If healthier food is on your radar, why not save money, eat right, and give a REACH Community Kitchen a try for only $7 for 6 portions of food! Enjoy learning affordable, healthy recipes while putting a check mark beside your ‘eating healthier’ new years resolution. The next community kitchen is on Friday, January 17 from 11 a.m.-2 p.m. For more information or to register, call Meghan at (306) 347-3224.

Here is a soup recipe that covers healthy and comforting all in one:

Curried Squash Soup

Serves 4

  • 1 large or 2 small butternut squash, cut in half
  • Oil for cooking
  • 1 onion, chopped
  • 2 tbsp fresh ginger, peeled and finely grated or 1 tsp dried ginger
  • 2 tsp curry powder
  • 1tsp cumin
  • 2 tsp turmeric
  • 4 cups stock (vegetable or chicken)
  • 1 can coconut milk or regular milk
  • Salt and pepper to taste
  • ¼ cup cilantro or parsley to garnish (optional)


1 Slice squash in half and scoop out seeds. Lightly drizzle with oil and roast in a 400 degree oven, flesh side up, until flesh is tender. Scoop out flesh and set aside.

2 In a large pot over medium high heat, heat a tablespoon of oil.  Cook onion until translucent (about 3 minutes) then add ginger and all spices. Cook for several minutes.

3 To the pot, add the squash, stock and milk.  Bring to a gentle boil, reduce heat to low and simmer for about 15 minutes. Using a hand masher, immersion blender, or standing blender, mash or puree the soup to a desired smooth consistency. Season with salt and pepper, and garnish with cilantro or parsley upon serving.

curried squash soup

REACH Holiday Hours

Happy holidays from REACH!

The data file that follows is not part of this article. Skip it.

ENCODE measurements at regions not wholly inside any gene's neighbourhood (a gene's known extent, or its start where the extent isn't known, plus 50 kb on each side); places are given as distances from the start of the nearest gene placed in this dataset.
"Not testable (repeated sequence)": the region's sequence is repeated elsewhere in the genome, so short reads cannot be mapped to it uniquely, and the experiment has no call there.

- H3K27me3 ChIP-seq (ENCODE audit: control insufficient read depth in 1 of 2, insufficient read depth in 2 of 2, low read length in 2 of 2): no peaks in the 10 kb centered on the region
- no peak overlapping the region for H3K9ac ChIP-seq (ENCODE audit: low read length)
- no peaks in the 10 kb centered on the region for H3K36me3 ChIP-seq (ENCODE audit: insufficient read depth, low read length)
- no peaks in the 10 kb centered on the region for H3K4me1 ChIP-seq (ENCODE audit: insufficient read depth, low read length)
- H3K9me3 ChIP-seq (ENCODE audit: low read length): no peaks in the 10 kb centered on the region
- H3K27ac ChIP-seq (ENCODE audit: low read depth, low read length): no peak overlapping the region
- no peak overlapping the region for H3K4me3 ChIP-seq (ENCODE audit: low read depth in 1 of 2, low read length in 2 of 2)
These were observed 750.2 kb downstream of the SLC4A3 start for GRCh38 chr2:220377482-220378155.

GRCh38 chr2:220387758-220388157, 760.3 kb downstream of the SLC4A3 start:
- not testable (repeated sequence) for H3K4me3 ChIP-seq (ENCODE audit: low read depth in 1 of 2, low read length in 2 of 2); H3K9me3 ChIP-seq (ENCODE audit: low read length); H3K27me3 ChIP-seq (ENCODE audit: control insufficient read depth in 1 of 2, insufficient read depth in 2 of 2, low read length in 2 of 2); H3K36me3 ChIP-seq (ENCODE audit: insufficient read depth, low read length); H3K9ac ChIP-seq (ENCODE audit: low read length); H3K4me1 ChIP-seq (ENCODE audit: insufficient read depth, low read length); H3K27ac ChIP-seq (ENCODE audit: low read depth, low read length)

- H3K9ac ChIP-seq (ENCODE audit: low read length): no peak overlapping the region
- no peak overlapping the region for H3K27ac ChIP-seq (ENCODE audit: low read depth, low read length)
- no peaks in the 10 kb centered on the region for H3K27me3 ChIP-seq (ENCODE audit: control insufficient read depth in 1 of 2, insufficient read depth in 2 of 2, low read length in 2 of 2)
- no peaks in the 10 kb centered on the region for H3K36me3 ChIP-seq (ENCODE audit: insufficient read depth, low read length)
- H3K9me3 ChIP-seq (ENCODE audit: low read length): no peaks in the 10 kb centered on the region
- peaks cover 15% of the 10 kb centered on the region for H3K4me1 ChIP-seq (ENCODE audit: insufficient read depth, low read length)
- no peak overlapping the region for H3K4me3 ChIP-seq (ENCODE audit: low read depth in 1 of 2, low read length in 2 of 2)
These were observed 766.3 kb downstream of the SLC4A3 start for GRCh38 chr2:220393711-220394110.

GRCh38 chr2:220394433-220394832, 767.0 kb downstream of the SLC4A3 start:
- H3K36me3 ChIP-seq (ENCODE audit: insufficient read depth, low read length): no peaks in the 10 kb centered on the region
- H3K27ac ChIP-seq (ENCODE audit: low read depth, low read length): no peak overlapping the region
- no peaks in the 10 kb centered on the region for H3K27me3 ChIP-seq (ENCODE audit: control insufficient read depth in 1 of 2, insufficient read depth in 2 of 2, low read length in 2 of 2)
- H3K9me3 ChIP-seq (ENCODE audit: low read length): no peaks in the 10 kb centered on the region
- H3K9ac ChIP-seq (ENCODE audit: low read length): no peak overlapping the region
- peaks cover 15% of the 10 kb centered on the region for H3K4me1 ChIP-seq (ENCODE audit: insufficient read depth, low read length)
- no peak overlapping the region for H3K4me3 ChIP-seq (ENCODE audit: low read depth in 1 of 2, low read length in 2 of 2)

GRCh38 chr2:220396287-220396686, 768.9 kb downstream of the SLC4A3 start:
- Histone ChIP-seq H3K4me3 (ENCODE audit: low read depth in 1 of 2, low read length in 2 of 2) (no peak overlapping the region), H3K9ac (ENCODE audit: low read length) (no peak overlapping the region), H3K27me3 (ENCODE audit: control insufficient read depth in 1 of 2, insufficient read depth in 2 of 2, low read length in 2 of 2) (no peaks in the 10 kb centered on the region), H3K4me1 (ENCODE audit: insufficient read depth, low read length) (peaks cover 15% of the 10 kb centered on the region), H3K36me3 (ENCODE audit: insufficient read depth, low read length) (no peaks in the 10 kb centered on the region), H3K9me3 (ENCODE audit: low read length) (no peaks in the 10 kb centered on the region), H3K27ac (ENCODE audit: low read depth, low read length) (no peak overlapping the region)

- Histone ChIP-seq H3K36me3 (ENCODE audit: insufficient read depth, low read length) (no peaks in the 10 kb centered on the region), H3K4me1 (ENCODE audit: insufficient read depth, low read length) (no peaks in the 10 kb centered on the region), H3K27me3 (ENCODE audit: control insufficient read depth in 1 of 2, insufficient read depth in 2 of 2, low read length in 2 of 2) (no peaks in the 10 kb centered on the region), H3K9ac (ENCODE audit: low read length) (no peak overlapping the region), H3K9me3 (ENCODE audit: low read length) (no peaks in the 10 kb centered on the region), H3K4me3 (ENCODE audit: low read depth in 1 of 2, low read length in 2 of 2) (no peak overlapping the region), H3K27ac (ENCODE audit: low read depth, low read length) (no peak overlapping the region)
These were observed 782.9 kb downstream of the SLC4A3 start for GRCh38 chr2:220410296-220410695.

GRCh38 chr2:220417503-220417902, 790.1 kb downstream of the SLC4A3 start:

REACH offices will be closed on Dec. 25, 26 and 27 and on Jan. 1

Our regular programs and services will be on a break starting on Dec. 23. We will resume all regular programs and services starting on Monday, Jan. 6.

Please don't hesitate to call us at 306-347-3224 with any questions!

Home for Dinner

I just picked up a new book that I can’t wait to dig into. Oh, it’s filled with glossy gorgeous photos, a splashy readable layout and little tidbits of information that just pull me in. And it’s all about local food.

I’m talking about Taste: Seasonal Dishes from a Prairie Table by CJ Katz (2012), and yes, I’m excited to read a cookbook. How could you not be when harvest has wrapped up and you have a house full of goodies stored for the winter? It feels like time to cozy into a winter of home-cooked meals.

I’ve saved a special spot on my bookshelf for Taste, right beside the first book about local food that stole my heart. That was Prairie Feast: A writer’s journey home for dinner by Amy Jo Ehman (2010).  This book is really more of a love story about a local food, with a few recipes tossed in for good measure. Amy Jo and her husband take on a personal challenge to eat locally for a year. This was in 2005, before the 100 mile diet was on everyone’s radar. Their journey is funny, endearing and thought-provoking.

As a farm-raised Saskatchewan girl myself, Amy Jo’s book was like a glass of fresh water that I just didn’t want to see the bottom of. Here was my food! Celebrated! Honoured! Her stories of harvesting vegetables from her mother’s garden, of marathon rounds of canning to squirrel food away for the winter, of the wild game filling her freezer, of community suppers, of meeting the local farmers who grew her food, connected deeply to my experience of food.  This was home. This was the food that made me. It was so exciting to see myself reflected in her experiences, and I suspect I wasn’t the only prairie-raised person to think so.

Now I have another book to devour: it’s making me feel like I’m home for dinner.

By: Yolanda Hansen

President, REACH Board of Directors